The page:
By RYUICHI KITANO/ Senior Staff Writer
August 13, 2021 at 18:40 JST
The sisters of a Sri Lankan woman who died while in detention finally viewed the video showing her final days of life, but they were too shocked to watch it to the end.
Wishma Sandamali, 33, died in March at a detention facility run by the Nagoya Regional Immigration Services Bureau after suffering from severe nausea and experiencing difficulty walking. She was detained last August after overstaying her visa.
Officials allowed security camera footage that had captured Wishma’s time in detention to be shown to her sisters Wayomi and Poornima, who are visiting Japan, on Aug. 12.
“I feel officials treated my sister like an animal and killed her,” Wayomi, 28, told reporters after watching the footage. “They didn’t take any humanitarian response. Every non-Japanese should watch it.”
Officials at the Immigration Services Agency edited 13 days’ worth of video recorded up to her death on March 6 down to just two hours.
But the sisters had to stop watching the footage after about 70 minutes from their dismay at witnessing Wishma grow weaker day by day while immigration officials laughed as they took care of her. The sisters will watch the rest at a later date.
“It was clear to all that my sister’s condition was getting worse,” said Poornima, 27. “Officials treated her like a nuisance and didn’t show any respect for her as a person. They have no heart.”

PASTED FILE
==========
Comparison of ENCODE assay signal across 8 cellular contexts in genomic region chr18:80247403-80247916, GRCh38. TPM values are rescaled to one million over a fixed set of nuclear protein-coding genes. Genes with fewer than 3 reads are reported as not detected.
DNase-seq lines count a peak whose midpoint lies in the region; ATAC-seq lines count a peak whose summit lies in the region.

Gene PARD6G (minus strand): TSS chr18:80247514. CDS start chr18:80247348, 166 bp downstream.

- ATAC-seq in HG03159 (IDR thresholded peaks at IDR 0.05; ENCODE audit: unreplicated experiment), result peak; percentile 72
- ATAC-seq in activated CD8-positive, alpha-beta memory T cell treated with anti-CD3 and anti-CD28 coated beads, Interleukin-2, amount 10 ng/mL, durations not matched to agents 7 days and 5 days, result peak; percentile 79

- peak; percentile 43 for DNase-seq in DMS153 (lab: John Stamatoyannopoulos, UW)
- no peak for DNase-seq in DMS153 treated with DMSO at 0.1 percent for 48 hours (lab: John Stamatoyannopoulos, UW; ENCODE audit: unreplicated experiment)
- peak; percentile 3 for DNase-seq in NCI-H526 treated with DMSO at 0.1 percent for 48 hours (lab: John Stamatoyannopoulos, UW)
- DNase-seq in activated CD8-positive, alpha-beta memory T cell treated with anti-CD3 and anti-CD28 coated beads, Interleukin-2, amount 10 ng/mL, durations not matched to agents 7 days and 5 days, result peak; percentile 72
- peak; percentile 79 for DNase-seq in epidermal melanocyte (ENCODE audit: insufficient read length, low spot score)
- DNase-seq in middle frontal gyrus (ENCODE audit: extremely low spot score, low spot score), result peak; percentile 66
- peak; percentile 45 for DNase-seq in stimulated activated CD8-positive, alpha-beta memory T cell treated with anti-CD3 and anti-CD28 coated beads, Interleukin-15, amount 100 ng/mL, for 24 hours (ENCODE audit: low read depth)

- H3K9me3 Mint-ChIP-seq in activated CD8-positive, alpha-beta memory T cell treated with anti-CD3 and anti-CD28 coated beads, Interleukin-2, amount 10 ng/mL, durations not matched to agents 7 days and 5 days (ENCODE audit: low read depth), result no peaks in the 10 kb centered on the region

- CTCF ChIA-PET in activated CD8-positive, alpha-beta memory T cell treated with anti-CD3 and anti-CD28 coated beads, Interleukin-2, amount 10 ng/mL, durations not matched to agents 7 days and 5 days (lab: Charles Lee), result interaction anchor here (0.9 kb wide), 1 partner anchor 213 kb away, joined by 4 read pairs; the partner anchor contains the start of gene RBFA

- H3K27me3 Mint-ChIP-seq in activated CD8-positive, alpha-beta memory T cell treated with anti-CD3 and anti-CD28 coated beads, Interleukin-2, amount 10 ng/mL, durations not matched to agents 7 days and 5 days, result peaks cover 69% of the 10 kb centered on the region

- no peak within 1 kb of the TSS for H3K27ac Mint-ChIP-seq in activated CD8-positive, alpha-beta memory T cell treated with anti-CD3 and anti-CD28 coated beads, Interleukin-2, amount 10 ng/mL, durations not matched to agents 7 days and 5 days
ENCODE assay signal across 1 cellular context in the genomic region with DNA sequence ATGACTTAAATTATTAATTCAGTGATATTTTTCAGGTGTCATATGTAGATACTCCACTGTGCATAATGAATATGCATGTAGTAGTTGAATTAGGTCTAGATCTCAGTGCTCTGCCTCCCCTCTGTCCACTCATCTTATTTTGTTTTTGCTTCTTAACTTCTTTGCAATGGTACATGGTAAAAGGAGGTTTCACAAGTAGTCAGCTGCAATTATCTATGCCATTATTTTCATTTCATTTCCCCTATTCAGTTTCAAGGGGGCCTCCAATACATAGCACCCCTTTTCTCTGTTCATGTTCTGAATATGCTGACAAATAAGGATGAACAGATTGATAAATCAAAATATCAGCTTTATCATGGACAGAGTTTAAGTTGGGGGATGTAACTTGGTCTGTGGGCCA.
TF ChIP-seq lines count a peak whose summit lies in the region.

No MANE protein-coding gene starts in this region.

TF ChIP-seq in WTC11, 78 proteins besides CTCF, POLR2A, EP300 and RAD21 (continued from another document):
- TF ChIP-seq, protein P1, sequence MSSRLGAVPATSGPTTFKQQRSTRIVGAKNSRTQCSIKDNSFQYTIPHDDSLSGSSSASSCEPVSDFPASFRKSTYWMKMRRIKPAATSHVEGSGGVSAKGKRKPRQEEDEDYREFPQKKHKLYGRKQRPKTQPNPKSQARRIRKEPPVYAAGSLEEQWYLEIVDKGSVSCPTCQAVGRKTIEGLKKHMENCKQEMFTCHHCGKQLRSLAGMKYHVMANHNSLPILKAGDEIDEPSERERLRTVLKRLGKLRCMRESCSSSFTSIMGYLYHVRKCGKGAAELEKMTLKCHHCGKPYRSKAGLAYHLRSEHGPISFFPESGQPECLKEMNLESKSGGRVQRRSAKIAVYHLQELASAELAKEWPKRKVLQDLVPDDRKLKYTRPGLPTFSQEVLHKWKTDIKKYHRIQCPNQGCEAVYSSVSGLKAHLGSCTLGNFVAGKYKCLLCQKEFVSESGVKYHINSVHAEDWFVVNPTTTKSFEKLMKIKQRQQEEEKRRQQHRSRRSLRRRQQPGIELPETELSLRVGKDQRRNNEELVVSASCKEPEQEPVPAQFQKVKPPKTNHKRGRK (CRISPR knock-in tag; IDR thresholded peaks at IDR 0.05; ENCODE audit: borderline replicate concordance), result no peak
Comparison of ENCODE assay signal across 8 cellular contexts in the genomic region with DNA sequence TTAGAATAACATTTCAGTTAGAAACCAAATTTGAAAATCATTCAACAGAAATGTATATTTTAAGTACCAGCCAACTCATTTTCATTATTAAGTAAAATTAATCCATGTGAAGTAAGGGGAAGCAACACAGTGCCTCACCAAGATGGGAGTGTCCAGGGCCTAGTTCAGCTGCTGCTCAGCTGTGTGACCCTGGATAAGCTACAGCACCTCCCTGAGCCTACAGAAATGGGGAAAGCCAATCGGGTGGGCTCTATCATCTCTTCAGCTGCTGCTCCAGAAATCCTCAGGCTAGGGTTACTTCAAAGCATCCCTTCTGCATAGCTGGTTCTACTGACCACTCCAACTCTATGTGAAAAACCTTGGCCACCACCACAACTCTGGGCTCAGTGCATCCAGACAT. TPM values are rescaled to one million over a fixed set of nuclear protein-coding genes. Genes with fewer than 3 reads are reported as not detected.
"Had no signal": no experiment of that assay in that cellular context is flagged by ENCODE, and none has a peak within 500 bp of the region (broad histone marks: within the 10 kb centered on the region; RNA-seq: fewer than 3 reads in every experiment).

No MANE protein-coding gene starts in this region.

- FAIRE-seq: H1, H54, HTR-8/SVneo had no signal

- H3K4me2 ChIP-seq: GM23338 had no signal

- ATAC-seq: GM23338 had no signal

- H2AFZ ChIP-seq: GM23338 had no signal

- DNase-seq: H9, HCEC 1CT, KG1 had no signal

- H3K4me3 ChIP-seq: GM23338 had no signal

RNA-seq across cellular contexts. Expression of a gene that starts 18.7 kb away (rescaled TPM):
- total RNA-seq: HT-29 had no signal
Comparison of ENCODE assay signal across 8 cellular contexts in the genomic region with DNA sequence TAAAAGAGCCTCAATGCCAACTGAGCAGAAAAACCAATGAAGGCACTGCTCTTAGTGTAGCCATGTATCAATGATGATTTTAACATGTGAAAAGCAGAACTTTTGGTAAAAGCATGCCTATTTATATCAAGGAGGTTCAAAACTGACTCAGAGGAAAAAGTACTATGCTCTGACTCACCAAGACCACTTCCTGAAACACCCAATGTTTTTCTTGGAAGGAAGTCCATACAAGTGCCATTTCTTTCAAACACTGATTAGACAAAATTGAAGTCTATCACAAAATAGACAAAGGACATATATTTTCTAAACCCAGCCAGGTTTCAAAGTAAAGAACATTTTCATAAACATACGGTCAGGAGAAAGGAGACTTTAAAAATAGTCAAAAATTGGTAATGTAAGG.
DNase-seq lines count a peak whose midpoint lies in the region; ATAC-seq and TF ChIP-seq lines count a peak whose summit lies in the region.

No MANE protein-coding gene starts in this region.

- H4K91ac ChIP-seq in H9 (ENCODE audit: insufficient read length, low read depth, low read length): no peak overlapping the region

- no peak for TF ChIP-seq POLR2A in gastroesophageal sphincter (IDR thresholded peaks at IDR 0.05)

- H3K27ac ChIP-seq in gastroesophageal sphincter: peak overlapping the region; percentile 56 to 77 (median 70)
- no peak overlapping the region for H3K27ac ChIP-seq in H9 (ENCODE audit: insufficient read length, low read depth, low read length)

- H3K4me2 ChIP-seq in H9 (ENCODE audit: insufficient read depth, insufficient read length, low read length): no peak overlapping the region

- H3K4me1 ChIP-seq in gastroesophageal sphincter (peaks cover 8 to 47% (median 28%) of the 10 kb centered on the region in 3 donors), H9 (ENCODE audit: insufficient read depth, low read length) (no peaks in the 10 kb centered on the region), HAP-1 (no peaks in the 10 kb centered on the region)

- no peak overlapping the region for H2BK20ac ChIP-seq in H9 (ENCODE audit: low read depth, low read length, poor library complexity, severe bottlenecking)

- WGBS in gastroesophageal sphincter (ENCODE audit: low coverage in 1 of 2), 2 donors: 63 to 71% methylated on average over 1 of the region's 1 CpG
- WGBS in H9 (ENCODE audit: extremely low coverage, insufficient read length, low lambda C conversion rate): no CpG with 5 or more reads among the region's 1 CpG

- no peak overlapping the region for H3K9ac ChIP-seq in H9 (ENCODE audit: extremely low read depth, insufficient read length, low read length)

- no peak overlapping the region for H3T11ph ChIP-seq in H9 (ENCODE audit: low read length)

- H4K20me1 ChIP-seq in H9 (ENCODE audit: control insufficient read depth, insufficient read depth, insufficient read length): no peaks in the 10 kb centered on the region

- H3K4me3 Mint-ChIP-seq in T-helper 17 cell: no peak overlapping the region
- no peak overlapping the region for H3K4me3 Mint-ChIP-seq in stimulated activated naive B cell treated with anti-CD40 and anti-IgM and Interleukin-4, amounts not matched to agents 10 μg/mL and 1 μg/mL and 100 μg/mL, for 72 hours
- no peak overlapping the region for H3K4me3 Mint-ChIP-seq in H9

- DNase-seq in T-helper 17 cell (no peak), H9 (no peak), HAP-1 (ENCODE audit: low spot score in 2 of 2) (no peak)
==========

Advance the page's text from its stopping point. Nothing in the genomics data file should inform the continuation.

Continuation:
The bereaved family said at a news conference that the footage of Wishma on Feb. 26 shows her falling out of her bed and asking for assistance 23 times in tears over the intercom.
But she was told by an official that she should get up on her own.
The family said the footage also shows that the official subsequently came to check on Wishma, but told her to lift her hip and shoulders and did nothing but pull on her hand. When Wishma said she felt cold, the official put a blanket over her and left her lying on the floor.
Despite that Wishma required assistance to move about, in another scene, the officials taking care of her said with a laugh that she was heavy, according to the family.
The Immigration Services Agency had repeatedly rejected requests from the bereaved family and opposition lawmakers to release the footage. The agency cited security reasons, the need to protect Wishma’s honor and dignity, and prevent the footage from affecting the third-party panel investigating her death.
But then on Aug. 10, when the final report on the case was released, Justice Minister Yoko Kamikawa instructed the agency to disclose the footage to the bereaved family to “give consideration to their feelings.” Kamikawa reportedly met with the bereaved family on Aug. 12 and offered an apology.
Wayomi and Poornima asked the agency to provide them copies of Wishma’s entire video record so they can show it to her mother once they return home. But that request was turned down.
The agency would only show the footage to the two sisters and their interpreter, and ultimately rejected their request to allow the family’s lawyer to watch it with them.
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